I've always wondered, what are those dual-layered (bonus: sometimes they have a little <2mm hole, why is it there?) windows commercial jets put next to their seats made of?
Generally aircraft windows are made of what we colloquially call "plexiglass" of some kind (Lexan polycarbonate is common in light General Aviation aircraft, acrylic plastics are also used). This material is light, relatively strong (not shatter-proof, but it'll take a moderate beating) and has decent optical properties.
Its major drawback is "crazing" -- hairline cracks on the surface of the material that form over time from dirt, stress, temperature, UV exposure, and the like.
Bonus answer: The little hole serves a couple of purposes, but the biggie is pressure relief/equalization. This gets discussed over on airliners.net a lot and they've covered it pretty thoroughly.
Basically the hole ensures that the cabin pressure is pushing against the outer (primary, usually thicker) sheet of plexiglass, which is plug-wedged into the fuselage structure and can't go anywhere.
Should the outer pane be damaged the hole will also theoretically bleed cabin pressure off at a controlled rate - though how successful that equalization is would depend on your altitude (and thus the pressure differential between the cabin and the outside air) and the degree of damage to the outer pane.
The small hole is there to provide ventilation and enable removal of moisture/condensation, but the hole is only in the thin protective screen on the inside. The much thicker actual window that holds the pressure is (hopefully) not punctured.
Most windows (Boeing) are a triple layer of plexiglas - Cabin air circulates between panes for defogging - Except the windows found on cargo doors (electrical heat instead) - Elasticity is the main reason why they are strong -
Windshields are different, must resist to bird strikes and be heated - One inch or more in thickness and special optical corrections - A windshield pane for a 727 was $10,000 in the 1980s...!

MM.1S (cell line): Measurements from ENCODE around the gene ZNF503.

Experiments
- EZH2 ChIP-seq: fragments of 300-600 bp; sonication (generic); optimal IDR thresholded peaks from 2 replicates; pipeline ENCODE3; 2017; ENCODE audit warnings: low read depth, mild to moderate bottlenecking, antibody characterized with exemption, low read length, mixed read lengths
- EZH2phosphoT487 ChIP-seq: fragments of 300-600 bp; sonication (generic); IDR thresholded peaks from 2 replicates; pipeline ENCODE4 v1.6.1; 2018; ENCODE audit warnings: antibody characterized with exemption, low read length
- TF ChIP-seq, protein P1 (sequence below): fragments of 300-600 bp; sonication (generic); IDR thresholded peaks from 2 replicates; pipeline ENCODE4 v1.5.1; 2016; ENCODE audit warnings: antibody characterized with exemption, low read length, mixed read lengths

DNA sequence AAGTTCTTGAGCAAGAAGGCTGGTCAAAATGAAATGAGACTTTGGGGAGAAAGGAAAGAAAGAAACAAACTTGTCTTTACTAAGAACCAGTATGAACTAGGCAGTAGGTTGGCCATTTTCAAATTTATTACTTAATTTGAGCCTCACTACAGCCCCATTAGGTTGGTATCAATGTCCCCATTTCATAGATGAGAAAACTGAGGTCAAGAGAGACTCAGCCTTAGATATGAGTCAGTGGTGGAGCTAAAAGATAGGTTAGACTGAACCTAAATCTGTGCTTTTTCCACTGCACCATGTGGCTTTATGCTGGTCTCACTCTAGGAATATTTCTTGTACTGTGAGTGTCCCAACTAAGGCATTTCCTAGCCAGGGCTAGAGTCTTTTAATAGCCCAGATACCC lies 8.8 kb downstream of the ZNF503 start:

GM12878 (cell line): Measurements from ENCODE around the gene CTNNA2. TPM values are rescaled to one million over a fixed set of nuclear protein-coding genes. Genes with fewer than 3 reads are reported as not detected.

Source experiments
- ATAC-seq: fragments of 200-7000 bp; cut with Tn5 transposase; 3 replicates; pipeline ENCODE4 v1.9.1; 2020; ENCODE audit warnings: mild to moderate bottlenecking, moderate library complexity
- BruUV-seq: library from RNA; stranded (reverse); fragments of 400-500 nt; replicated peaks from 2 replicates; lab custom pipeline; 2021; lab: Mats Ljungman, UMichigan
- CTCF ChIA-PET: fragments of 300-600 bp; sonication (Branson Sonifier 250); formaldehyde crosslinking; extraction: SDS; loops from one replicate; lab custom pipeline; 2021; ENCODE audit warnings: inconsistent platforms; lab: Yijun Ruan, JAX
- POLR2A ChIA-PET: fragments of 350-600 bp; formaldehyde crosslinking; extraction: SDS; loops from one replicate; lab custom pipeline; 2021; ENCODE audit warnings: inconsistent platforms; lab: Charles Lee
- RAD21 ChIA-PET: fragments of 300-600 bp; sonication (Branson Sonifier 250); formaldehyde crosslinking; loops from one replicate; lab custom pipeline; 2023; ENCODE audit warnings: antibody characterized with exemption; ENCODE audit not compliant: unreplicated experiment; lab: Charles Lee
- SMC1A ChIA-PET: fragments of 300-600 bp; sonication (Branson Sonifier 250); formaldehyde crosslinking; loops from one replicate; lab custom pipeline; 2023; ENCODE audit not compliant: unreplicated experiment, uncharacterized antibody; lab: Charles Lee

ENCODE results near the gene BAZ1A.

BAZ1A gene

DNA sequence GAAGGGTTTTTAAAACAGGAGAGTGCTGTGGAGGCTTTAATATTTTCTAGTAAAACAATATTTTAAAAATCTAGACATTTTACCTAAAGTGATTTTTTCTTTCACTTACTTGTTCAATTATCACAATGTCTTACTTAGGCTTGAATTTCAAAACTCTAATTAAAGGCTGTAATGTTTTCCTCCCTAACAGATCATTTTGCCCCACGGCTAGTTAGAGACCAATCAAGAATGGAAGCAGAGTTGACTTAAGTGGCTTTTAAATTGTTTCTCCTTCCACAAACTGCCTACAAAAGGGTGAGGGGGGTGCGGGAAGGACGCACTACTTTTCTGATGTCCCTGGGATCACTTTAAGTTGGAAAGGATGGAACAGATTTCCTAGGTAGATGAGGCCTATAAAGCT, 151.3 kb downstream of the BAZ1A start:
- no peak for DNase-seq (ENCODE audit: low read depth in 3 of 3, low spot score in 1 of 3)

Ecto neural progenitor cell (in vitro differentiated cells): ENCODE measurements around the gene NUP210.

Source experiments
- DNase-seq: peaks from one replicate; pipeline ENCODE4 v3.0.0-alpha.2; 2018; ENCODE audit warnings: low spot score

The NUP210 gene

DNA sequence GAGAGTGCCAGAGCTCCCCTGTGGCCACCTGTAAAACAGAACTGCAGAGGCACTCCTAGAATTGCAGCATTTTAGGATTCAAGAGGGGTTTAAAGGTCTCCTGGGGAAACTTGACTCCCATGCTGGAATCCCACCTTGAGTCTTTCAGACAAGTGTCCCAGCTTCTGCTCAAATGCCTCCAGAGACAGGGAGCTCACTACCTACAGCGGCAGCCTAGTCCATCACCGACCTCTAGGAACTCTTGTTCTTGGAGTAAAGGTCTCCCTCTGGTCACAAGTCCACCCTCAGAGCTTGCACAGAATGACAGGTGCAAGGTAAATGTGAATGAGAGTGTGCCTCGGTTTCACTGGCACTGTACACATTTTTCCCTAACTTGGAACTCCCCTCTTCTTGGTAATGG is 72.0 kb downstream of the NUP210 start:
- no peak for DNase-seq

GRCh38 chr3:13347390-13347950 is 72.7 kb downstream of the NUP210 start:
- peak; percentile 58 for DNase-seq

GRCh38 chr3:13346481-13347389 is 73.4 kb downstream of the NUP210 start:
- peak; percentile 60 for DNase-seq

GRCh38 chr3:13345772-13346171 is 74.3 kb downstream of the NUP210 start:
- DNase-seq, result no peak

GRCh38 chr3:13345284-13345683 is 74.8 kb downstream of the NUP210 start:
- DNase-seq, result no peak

Note that some airplanes have two different Vmo - Because of windshield bird strike resistance - As an example, some Learjets - Vmo (low altitude where birds are) is 305 KIAS - Vmo (high altitude, above FL 140) is 358 KIAS -
I did fly as Learjet instructor in the early 1970s - I was told the windshields of the 24/25 were "birdproof" - Could resist a 4 lbs bird hitting the windshield at 350 mph - I wondered if it could resist a 350 lbs turkey at 4 mph...? ROFL -
One note also about a fire axe - If you wish to make a hole to escape, do not try windows - Windows are extremely resistant - It is better to use a fire axe against metal (fuselage skin) -
Look at UK-CAA airplanes and "cut here" frames on side of fuselages - Airfield firemen are knowledgeable about not trying to "break" windows - And would open fuselages within the "cut here" frame indications -
There is a term called Tg, glass transition temperature. In PC this is around 150C. Therefore the mobility in the PC molecular chains at RT are unmobile, which in most amorphous polymers would cause them to be brittle. However due to the chemical bonding of PC this does not occur.
However, upon an impact, the stress energy resulting from a certain point will be transferred across many of the Polycarbonate chains. Induced impacts can cause large amounts of stress, especially at the speeds we are talking about. Therefore the holes are not only there as people have already said, for the equalisation of pressure differences, but it also a stress relieving point for the material.
Sources: I am a MEng Materials Engineer with experience in this field